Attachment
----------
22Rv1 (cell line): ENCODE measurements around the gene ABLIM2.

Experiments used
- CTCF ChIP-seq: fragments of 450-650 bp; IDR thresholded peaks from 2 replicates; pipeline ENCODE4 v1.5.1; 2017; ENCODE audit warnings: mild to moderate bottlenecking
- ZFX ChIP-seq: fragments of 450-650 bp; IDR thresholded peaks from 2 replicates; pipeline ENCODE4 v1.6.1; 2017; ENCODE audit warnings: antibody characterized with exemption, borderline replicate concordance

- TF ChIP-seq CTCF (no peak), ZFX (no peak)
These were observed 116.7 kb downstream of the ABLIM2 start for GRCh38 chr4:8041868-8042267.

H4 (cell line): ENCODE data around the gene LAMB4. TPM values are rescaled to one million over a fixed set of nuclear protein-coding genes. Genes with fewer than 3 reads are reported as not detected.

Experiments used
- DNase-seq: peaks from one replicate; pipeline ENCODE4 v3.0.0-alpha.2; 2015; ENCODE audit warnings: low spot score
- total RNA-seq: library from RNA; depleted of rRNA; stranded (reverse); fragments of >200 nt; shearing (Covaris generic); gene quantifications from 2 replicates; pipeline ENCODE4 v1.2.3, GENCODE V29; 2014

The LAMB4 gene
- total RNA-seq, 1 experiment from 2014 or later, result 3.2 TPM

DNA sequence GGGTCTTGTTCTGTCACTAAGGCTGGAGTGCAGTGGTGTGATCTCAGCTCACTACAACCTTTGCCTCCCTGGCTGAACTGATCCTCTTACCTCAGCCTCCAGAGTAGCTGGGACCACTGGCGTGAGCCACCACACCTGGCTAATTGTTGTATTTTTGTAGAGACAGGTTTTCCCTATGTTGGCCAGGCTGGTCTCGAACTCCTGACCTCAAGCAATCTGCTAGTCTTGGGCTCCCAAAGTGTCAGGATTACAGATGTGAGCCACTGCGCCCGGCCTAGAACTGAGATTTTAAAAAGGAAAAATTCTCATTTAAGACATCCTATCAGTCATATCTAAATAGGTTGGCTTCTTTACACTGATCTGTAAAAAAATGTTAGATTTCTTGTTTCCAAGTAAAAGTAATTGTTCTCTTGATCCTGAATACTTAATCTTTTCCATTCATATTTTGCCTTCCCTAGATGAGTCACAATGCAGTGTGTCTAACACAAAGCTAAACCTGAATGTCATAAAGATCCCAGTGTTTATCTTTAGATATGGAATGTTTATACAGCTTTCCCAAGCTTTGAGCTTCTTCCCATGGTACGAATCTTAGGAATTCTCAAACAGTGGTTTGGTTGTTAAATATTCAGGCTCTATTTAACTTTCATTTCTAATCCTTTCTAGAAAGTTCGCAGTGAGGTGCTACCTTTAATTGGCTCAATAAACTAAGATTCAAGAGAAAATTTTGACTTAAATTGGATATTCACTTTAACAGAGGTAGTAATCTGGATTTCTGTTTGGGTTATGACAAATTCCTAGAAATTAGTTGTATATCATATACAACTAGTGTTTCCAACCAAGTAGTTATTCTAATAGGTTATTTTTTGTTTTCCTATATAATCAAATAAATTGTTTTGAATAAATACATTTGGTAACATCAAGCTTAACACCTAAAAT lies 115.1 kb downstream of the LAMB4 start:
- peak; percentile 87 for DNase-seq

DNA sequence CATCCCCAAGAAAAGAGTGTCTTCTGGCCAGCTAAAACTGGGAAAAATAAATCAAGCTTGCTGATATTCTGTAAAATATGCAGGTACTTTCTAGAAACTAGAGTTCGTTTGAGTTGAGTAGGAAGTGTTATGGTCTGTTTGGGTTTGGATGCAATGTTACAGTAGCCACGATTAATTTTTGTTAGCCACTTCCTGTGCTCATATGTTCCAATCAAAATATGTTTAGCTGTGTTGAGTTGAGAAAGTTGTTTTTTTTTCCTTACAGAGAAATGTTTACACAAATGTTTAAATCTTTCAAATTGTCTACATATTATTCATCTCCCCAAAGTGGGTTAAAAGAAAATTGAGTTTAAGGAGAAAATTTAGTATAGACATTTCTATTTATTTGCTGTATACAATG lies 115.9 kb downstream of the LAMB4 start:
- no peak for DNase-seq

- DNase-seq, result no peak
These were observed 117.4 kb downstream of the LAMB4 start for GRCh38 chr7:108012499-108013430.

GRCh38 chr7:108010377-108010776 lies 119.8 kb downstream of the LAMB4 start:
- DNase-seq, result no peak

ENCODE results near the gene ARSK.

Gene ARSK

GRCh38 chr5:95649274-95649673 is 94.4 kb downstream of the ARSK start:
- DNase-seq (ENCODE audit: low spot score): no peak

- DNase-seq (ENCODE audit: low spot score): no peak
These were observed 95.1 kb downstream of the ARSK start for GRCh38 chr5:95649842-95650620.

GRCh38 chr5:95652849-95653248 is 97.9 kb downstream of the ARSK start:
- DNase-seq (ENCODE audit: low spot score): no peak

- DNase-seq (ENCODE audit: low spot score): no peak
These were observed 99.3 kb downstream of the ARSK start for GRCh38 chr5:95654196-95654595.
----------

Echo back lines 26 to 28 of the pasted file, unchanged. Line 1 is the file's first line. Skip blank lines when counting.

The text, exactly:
These were observed 95.1 kb downstream of the ARSK start for GRCh38 chr5:95649842-95650620.

GRCh38 chr5:95652849-95653248 is 97.9 kb downstream of the ARSK start:
- DNase-seq (ENCODE audit: low spot score): no peak